After more than 40 years and 1,100 km, the Trans-Labrador Highway is finished
While an ambitious infrastructure project is finished, access roads to it remain unpaved
After decades of construction, the Trans-Labrador Highway — a gigantic infrastructure project that allows vehicles to drive from western Labrador to the Strait of Belle Isle — has been paved.
Work on the 1,149-kilometre road started in the early 1980s, with segments of the highway completed in phases.
On Tuesday, at Cartwright Junction, workers used rakes to smooth out asphalt, finally joining two distinct parts of the highway.
Communities on the south coast began connecting to the highway while it was a grid road in the 1990s and early 2000s. Lisa Dempster, the minister responsible for Labrador affairs, remembers the day her coastal hometown of Charlottetown was connected.
"We got connected to the outside world, Dec. 10, 2001, in my community. And that was a significant, monumental day for us as well," said Dempster.
"It was a game-changer in how we lived."
Dempster said the completion of the highway was the result of a number of people advocating for the paving for decades. She said local residents' patience was growing thin in recent years but the pandemic and ferries being delayed due to high winds played a role in the delay.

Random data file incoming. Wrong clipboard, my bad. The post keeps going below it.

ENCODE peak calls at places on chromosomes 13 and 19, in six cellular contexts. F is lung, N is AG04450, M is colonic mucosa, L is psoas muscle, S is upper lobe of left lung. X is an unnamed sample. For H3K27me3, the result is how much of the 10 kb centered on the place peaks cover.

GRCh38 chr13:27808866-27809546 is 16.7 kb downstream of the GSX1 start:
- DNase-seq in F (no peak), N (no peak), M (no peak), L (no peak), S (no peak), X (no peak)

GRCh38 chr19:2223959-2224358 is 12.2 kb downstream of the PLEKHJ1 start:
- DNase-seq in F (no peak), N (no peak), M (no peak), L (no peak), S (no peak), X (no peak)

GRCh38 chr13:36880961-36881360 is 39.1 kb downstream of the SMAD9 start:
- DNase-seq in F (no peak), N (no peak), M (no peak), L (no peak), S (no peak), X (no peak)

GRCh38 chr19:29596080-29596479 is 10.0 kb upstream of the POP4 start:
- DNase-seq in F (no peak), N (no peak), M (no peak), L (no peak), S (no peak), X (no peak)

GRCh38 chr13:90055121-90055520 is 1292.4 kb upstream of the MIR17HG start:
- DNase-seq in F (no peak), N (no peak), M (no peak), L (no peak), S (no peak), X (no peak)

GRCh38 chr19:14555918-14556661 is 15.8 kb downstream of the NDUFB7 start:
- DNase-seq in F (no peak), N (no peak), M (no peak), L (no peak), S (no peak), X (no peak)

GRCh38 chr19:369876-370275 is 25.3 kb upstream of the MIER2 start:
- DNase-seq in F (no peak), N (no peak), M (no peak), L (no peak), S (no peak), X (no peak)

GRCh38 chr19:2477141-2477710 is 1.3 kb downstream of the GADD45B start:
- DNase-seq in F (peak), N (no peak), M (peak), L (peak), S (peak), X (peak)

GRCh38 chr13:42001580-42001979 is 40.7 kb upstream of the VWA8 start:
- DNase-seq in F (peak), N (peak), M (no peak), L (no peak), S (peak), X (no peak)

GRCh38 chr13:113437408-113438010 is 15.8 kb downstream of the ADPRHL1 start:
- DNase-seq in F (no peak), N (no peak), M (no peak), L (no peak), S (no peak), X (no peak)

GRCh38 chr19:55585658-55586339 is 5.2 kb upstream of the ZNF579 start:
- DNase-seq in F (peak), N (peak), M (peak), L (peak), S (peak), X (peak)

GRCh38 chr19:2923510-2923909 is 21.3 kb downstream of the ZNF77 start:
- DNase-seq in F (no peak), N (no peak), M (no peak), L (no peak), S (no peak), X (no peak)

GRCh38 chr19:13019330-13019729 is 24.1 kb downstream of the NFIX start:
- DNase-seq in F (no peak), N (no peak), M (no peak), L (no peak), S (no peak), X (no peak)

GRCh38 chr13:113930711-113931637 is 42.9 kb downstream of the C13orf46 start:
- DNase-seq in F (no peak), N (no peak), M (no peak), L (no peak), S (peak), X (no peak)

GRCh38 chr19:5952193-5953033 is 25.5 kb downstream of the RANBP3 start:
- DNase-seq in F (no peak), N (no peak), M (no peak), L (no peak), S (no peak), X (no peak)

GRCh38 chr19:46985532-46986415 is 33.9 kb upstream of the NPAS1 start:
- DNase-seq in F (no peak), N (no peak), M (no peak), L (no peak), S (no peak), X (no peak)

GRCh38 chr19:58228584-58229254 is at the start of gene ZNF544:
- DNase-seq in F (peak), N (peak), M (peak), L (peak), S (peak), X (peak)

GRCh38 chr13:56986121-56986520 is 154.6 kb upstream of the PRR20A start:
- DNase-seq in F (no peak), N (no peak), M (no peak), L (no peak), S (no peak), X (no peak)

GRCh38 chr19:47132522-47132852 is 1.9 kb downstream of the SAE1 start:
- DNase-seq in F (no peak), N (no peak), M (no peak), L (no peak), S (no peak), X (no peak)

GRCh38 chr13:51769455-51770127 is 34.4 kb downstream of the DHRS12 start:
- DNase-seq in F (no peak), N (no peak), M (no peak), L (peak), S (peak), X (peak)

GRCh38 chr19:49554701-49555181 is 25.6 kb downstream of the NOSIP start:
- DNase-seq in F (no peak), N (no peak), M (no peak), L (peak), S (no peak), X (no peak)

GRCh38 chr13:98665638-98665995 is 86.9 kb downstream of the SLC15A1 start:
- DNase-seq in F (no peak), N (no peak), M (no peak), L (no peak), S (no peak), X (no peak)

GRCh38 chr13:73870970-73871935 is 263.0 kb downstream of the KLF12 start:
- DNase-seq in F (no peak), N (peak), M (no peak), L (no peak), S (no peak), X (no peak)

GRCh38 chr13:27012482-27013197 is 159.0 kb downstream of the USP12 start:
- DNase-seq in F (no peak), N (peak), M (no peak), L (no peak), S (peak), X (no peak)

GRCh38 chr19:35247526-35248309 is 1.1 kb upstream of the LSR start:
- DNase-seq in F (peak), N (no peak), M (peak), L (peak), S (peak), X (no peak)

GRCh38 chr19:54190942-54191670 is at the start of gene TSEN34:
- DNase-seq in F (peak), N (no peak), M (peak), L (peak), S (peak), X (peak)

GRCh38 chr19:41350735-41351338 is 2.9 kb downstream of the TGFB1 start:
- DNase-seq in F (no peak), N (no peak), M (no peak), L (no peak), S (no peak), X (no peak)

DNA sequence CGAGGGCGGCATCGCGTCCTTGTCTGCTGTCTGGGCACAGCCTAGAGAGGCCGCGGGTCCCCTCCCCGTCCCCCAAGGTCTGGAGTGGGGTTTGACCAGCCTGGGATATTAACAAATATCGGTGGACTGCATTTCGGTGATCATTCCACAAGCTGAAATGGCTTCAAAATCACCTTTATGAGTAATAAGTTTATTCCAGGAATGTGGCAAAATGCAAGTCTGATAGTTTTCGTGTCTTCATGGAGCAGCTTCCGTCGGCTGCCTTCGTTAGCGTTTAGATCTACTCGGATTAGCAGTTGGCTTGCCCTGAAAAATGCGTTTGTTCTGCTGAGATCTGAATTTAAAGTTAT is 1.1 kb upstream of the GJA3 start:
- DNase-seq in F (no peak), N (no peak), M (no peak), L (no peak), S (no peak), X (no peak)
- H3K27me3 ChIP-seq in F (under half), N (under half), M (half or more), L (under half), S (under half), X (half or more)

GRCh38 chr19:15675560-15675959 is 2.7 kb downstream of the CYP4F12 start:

Less than 100 metres from where the pavement was sealed Tuesday lies the gravel Cartwright Access Road.
It's one of many access roads in the south coast that remain unpaved.
Dempster said the province has competing priorities but she is going to focus on another transportation strategy for Labrador.
Next: feasibility of a north coast road
Transportation and Infrastructure Minister Elvis Loveless said it was a proud moment to see the pavement pieces joined. He said a larger celebration is being planned for the fall.
Even though the highway is now paved, Labrador will continue to be a priority for the department, Loveless said.
"Believe me, I can say with a lot of confidence that Labrador is not on the back burner now, before and moving forward," he said.
The province is completing a pre-feasibility study of the possibility of a road to the north coast. Loveless said they're finalizing consultations and determining the scope of it and hoping to release that later this summer.
The pavement was a welcome sight for Lynn and Tom Agnew, two tourists from Pine Valley, Ont. Driving into Labrador through northern Quebec, they said the dirt road on the Quebec highway was tougher on their camper and took more time than Labrador's paved highway.
"The roads have been just unbelievable," Tom Agnew said.
"Everybody's so nice," Lynn Agnew said.
"We even got offered to come and do our laundry at someone's house in Labrador City and offered to have showers. It's just. People are so great, so it's awesome," she said. "Marvellous."
The two received a Labrador flag from the provincial government for being the first to drive over the new pavement. While it's her first time in the Big Land, Lynn said, she hopes other tourists drive through.
"Don't miss it. It's worth the drive," she said.
"We are just now being discovered," Dempster said. "We have hundreds of kilometres of vast, unspoiled territory. We have what the rest of the world is wanting to see. And we're just now getting our infrastructure in place and getting open for business."